These classroom observations allowed me to note the specific concepts and vocabulary the instructor and students used in their class, which was vital for me to carry out my interviews using an approach grounded in the course itself. I was able to attend sessions that dealt specifically with a range of key themes in my research, which has been highly productive in the subsequent interviews with students. The classroom observations also gave me the opportunity to introduce myself to the class in person. The high rate of response to my survey and to my request for multiple interviews with students, I am convinced, is the direct result of this in-person recruitment.
PhD Student | Epidemiology and Environment and Resources | Conference Presentation Funds recipient
I attended the American Public Health Association’s annual meeting in November 2013 in Boston. I presented a poster on a part of my dissertation research, titled “Climate Change and Health Risks from Extreme Heat and Air Pollution in the Eastern US.” This project spans modeling in climate change, air quality, energy demand, and epidemiology. My poster won third place in the Environment Section’s student competition at the conference.
Thanks to the Vilas Conference Presentation Award I received, I was able to discuss my work with other researchers and practitioners in the field of environmental epidemiology, an increasingly visible and pressing area of study in the broader field of public health. As a result of these discussions, my future presentations and written work on this topic are stronger in methodological rigor and clarity.
PhD Student | Microbiology | Conference Presentation Funds recipient
I attended the American Society of Tropical Medicine and Hygiene Conference in Washington DC. I presented a poster. I was able to attend a conference outside the main focus of my lab. This award allowed me to pursue my personal interests and see the application of my research to other fields. I also had the opportunity to meet potential postdoctoral mentors and gain a better understanding of what I would like to do next. I appreciate the opportunity that your program has provided!
PhD Student | Sociology/Community & Environmental Sociology | Research Travel Award recipient
I traveled to United Nation’s climate change conference (COP 19) in Warsaw, Poland during November 14th to 20th 2013. Thousands of representative from governments, businesses, and NGOs convene in the two-week long international negotiation on humanity’s action to fight climate change. I was there to follow the discussions on the carbon market , and meanwhile, re-connect with some of my interviewees for follow-up conversation.
PhD Student | East Asian Languages and Literature | Conference Presentation Funds recipient
I was attending the American Academy of Religion annual conference in Baltimore. I had been organizing a panel for this event on the reception of the Zhuangzi, an early Chinese classical text that had been interpreted predominantly in philosophical terms. The panel to which I contributed a paper addressed these philosophical readings by presenting neglected commentaries and their readings of the Zhuangzi that emphasize artistic, political, and cosmo-physiological aspects.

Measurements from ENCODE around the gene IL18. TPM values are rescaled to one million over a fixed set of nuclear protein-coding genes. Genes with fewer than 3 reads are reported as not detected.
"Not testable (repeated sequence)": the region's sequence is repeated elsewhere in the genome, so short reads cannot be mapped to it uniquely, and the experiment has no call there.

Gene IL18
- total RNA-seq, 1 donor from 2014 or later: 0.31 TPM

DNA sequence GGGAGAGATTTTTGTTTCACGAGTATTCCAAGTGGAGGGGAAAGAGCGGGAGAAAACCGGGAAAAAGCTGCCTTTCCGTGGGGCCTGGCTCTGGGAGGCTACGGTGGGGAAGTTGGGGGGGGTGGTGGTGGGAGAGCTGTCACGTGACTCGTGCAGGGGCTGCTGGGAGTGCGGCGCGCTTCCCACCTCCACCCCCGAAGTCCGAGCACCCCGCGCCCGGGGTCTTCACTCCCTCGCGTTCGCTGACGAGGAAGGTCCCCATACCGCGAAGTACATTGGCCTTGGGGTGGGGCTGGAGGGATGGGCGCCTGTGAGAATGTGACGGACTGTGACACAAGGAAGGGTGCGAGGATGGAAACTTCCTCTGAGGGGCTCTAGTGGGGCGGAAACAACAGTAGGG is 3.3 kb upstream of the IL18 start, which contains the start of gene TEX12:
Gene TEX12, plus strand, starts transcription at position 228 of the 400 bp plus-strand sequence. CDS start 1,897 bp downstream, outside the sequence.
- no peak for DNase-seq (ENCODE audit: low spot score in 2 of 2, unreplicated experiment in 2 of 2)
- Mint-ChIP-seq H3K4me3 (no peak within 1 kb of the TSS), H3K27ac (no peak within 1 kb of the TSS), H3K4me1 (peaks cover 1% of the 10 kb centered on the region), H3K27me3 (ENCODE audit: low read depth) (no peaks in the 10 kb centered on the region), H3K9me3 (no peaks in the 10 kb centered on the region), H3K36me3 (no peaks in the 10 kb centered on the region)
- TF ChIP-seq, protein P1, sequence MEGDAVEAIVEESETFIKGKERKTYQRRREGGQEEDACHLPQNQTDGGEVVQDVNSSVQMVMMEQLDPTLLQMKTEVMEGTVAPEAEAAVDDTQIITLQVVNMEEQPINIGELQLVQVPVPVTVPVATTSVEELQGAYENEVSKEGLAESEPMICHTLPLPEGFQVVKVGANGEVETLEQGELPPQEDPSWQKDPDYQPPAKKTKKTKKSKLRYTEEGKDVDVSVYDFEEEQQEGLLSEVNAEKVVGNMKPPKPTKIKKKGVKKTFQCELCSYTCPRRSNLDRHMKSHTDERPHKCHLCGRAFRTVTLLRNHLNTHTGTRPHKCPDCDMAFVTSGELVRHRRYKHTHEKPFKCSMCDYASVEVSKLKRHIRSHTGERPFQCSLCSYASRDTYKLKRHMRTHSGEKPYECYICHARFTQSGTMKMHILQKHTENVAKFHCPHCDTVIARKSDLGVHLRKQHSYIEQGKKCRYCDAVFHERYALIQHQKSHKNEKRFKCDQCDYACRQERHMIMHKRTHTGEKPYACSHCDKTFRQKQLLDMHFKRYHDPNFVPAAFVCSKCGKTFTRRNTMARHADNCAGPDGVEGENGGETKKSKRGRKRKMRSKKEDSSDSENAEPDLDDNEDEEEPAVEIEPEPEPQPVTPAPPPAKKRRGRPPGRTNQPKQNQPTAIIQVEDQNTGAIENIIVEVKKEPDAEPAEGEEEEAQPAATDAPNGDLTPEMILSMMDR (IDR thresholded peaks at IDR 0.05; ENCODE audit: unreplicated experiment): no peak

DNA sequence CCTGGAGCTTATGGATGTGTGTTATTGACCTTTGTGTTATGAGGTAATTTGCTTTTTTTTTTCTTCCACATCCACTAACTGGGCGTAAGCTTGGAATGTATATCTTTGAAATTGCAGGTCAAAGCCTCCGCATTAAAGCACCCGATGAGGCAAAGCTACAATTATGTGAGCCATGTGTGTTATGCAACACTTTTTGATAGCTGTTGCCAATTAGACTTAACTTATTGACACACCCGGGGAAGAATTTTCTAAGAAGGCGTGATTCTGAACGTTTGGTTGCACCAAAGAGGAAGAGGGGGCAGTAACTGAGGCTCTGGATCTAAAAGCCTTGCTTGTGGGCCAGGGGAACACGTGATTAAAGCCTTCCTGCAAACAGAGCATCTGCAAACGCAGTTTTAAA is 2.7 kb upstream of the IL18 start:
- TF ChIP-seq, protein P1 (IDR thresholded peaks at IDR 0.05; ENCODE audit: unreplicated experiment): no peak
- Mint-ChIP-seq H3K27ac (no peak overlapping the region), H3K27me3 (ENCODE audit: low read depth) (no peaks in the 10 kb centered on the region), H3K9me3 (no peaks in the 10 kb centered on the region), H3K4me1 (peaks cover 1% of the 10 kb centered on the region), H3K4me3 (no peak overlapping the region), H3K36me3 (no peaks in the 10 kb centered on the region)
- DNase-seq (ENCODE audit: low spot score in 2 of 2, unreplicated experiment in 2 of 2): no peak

The fellowship allowed me to cover big portions of my trip to Baltimore. Without the grant I would have had a huge hole in my budget that would have heavily impacted the rest of the semester.
PhD Student | Political Science | Conference Presentation Funds recipient
I presented a paper at the Peace Science Society Annual Meeting in Knoxville, TN. I gained valuable feedback on the paper that I presented and networked with some senior scholars at the conference. My paper won the Stuart A. Bremer Award for the best graduate student paper. This award includes money for a trip to the Hague this summer to present the same paper at the 2014 meeting of the Network of European Peace Scientists.
PhD Student | Curriculum and Instruction | Conference Presentation Funds recipient
I attended the Psychology of Mathematics Education – North America conference in Chicago, IL. I presented a poster and four talks, ranging on topics from how the Microsoft Kinect and Sesame Street can support mathematics learning in young children, to how gesture and language contribute to improved mathematics justification in undergraduates, to exponential functions learning trajectories in middle school students, to how mathematicians choose examples to approach proving conjectures.
The Vilas award permitted me to attend my only conference this year by funding my registration, travel, and housing! Last year, during submissions time, I had assumed that I would have travel funding through my assistantship and could consequently be an active presenter at PME-NA. The Vilas award helped me make good on my promise to attend and present my and my colleagues’ research.
PhD Student | Biomedical Engineering | Conference Presentation Funds recipient
I attended the 2013 Biomedical Engineering Society (BMES) annual meeting, where I presented a poster presentation on my research. Utilizing the Vilas award money, I was able to attend and pay for the cost of the BMES conference. At the conference, I was able to receive feedback on my research and broaden my knowledge of relevant progress in my field. I also attended multiple career workshops that helped me strengthen my application as a candidate for the next step in my career. I want to thank the Vilas Award committee for providing me with this funding opportunity.